School districts cannot be licensed as private security companies in order to arm teachers and staff members to respond to school violence, according to an opinion issued by Attorney General Dustin McDaniel (D) Thursday. In fact, school personnel who carry a gun on campus are breaking existing law, he wrote.
The non-binding opinion, which was requested by state Rep Hank Wilkins (D-Pine Bluff) affects a few Arkansas school districts that have been arming and training staff members. The Lake Hamilton School District has done so for years. Its superintendent, Dr. Steve Anderson, has said this is the best way for his rural district to respond to an active shooter until law enforcement personnel arrive.
Other districts, including Clarksville and Cutter Morning Star, have only recently begun arming and training staff members. Clarksville’s decision to arm staff members made national headlines.
McDaniel wrote that the law authorizes licensing as guard companies only private businesses intended to provide protection services “for another person.” That designation would not include a political subdivision such as a public school attempting to protect itself. Similarly, a school cannot consider itself its own “security department of a private business.”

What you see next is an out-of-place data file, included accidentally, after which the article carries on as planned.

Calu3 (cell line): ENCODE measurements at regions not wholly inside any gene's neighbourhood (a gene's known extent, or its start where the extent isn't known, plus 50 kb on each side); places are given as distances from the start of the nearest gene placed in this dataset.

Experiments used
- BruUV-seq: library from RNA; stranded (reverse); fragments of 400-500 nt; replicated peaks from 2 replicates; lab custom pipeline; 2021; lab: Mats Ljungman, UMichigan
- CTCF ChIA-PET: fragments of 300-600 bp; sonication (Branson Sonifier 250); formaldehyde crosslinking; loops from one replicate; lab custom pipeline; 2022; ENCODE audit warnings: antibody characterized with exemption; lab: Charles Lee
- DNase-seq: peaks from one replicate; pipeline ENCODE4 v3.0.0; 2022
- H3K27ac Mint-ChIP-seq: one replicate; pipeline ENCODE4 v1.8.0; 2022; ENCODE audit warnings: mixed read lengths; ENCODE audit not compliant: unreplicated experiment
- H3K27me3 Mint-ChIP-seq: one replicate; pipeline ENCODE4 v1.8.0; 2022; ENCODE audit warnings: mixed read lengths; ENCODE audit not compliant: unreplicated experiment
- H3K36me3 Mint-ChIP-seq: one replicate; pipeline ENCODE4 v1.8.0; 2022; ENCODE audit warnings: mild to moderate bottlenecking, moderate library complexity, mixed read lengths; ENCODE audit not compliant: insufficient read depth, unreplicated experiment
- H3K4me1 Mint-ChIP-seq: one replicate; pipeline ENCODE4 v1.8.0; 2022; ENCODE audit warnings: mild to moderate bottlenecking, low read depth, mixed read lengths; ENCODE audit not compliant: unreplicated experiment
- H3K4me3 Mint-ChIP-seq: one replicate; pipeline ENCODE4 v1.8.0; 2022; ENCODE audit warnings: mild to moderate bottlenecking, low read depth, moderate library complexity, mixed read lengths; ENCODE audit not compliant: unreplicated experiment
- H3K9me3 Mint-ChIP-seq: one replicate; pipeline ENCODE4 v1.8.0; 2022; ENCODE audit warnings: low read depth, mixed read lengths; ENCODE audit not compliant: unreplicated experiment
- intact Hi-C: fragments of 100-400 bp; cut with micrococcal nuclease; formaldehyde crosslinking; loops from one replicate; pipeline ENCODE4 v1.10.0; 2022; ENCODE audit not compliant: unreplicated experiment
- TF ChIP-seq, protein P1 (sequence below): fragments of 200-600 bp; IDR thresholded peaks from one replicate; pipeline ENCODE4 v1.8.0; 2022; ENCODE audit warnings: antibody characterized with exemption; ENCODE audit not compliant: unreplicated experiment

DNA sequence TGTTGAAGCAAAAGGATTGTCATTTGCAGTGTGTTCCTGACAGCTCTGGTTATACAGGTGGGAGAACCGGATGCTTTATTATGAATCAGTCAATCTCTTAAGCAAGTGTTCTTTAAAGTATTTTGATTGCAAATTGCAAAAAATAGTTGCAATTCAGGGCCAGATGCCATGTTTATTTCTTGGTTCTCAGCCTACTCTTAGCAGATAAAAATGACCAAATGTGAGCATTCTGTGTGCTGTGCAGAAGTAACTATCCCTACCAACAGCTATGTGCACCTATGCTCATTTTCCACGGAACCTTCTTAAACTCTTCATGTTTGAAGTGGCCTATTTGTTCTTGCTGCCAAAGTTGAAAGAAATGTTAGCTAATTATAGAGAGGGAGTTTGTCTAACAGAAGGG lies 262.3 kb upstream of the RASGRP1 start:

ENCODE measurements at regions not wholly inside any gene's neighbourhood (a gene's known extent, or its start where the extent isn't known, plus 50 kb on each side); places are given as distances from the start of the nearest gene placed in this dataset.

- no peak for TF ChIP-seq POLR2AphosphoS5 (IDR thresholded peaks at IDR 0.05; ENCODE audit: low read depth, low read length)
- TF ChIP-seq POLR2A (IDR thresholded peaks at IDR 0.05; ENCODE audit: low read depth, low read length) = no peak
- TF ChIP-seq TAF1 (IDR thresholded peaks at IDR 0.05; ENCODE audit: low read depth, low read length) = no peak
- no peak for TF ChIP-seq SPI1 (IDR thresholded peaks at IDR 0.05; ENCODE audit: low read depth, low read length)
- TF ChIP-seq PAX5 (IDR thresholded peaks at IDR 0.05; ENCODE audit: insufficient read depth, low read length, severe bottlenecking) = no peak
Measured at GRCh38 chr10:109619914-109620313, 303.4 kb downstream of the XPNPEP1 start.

McDaniel wrote that existing statutes actually prohibit anyone from carrying guns on campus, on a school bus, or at a bus stop except law enforcement officers and registered commissioned security guards.
McDaniel said he could not speak to a question by Wilkins as to whether personnel who have been carrying firearms on campus under existing school policies could be prosecuted. That decision, he said, “lies solely within the discretion of a prosecutor.”
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